Both Aranyakas and Upanishads were considered as the Vedaant as they dealt with towards the end.
Rig Veda talks about the life of the people and the various books describe the sacrifices done by the people. These people were described or differentiated in the terms of the work they do, the language they speak, the place they belong to, their family, their community and cultural practices. Mainly they were divided into groups based on their work as,
- Brahmins – Priests: The priests also called Brahmins were the one who performed various rituals and sacrifices.
- Rajas – Performed rituals: Rajas were asked to perform the rituals but at that time they were not like the rajas what we know today, they did not have any capital city or palaces or army, nor did they collect any taxes as they did not have any concept of their sons automatically succeeding their father. Later on, they made their regions well known as Janpads or Mahajanpads. Then the kings started to maintain their army and collect taxes.
- Jana/Vish – Common man: The common man was called Jan/ Vish which was derived from Vaishya. This Jan was further divided into Puru Jana, Bharat Jana and Yadu Jana.
- Aryas – Composed hymns: The Aryas composed the hymns.
- Dasas/Dasyus – Slaves captured from war: Then we have Dasas who were males and the Dasyus who were females and they were considered as slaves. They were captured in wars by the opponent’s army. They were treated as the property of their owners who could make them do whatever work they wanted.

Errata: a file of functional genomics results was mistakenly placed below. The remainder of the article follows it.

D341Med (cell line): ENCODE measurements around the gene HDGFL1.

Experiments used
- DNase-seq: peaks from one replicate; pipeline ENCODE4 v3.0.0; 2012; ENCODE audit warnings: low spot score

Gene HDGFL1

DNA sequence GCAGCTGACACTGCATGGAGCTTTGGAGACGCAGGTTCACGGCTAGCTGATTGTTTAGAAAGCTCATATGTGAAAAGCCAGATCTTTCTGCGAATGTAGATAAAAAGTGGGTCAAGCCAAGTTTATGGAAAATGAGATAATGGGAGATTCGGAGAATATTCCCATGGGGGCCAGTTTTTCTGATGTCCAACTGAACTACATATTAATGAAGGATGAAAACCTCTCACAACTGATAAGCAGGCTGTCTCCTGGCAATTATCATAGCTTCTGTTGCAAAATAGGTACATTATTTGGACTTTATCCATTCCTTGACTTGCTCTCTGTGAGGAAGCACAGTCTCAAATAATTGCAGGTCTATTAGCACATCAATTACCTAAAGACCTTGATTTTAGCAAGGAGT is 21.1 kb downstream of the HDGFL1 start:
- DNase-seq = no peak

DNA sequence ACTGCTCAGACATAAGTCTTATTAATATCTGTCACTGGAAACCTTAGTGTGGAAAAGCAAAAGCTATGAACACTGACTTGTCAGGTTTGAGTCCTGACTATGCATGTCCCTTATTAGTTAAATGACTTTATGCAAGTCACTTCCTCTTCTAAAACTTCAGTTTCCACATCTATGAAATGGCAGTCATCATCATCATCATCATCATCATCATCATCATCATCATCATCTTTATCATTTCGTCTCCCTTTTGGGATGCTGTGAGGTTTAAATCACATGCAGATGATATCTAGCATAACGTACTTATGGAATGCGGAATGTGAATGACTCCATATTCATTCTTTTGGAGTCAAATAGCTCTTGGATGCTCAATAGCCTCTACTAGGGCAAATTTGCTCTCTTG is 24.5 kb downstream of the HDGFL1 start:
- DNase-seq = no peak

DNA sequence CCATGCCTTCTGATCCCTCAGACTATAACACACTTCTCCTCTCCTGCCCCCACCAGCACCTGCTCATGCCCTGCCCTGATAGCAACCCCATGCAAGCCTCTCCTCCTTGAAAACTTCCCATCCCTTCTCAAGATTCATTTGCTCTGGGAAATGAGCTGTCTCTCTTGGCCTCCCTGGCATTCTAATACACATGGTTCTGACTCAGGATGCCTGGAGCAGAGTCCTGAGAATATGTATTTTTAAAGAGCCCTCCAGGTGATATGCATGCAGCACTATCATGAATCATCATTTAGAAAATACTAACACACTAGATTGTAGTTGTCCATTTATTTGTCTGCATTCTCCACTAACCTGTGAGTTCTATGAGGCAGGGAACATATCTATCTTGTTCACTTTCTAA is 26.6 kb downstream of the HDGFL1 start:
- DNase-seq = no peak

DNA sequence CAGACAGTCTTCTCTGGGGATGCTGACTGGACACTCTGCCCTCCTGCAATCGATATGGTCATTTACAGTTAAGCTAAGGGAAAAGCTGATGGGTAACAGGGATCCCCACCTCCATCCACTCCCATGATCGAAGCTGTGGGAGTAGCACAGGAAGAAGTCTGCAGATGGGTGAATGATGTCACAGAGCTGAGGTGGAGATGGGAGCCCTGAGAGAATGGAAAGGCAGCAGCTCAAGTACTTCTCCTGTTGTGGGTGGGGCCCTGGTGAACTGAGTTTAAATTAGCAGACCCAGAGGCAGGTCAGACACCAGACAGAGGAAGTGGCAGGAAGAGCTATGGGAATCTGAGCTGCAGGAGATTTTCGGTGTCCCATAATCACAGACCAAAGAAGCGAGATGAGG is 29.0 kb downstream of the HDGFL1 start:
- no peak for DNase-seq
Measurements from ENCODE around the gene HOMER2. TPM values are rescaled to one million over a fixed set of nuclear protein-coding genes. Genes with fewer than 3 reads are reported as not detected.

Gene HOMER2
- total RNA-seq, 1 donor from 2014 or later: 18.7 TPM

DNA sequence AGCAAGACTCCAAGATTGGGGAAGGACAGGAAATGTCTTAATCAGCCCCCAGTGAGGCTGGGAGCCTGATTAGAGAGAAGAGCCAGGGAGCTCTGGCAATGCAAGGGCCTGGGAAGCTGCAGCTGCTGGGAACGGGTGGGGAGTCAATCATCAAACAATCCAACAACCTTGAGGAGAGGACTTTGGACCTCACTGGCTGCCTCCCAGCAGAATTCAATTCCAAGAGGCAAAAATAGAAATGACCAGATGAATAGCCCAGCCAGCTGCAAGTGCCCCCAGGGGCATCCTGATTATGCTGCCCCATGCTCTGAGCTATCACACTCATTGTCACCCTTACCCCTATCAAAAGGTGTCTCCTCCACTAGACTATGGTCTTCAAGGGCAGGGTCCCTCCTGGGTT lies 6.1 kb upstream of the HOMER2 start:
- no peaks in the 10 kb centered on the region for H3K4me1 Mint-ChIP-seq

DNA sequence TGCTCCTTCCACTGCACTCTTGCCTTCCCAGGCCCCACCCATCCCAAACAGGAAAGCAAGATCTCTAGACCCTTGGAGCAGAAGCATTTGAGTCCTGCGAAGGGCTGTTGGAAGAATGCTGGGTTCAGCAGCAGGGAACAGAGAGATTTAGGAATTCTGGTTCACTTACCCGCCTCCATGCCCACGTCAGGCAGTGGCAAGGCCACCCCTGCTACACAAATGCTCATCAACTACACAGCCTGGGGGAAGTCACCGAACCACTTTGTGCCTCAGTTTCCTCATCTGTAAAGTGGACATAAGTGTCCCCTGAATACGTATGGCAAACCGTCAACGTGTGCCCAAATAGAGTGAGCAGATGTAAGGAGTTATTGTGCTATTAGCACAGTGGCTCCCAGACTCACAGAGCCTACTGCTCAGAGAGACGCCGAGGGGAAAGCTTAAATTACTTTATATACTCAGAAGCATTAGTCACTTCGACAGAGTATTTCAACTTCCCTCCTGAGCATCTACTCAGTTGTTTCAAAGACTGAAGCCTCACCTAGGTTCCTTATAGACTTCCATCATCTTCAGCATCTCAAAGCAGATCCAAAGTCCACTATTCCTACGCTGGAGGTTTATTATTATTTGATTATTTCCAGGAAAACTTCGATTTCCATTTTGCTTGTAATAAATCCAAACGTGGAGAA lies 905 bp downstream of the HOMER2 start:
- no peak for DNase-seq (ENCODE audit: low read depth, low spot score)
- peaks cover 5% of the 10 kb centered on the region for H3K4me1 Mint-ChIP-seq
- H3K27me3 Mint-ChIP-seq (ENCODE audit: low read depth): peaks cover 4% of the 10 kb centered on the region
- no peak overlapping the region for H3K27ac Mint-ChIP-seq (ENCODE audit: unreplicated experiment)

Megaliths and Burial
While the Rig Veda was being composed in the Northwest of the subcontinent, there were other developments also like constructing buildings. Now let’s talk about the type of buildings and the burials of this period. When we talk about the burial, the most important features of it was the big stone boulders known as Megaliths.
These megaliths were used on the burial sites to mark the burial areas. The practice of erecting megaliths began about 3000 years ago and was prevalent throughout the Deccan, South India, in the northeast and Kashmir. There were also surface as well as underground megaliths and they were known as Cist.
All these burial graves have something common in them. Generally the dead were buried with food and water in the pots called black and red ware. Now on the burial sites, we have a demarcation between males and females. The skeletons of females were found with more jewellery compared to the skeletons of male, as males were also using jewellery at that time.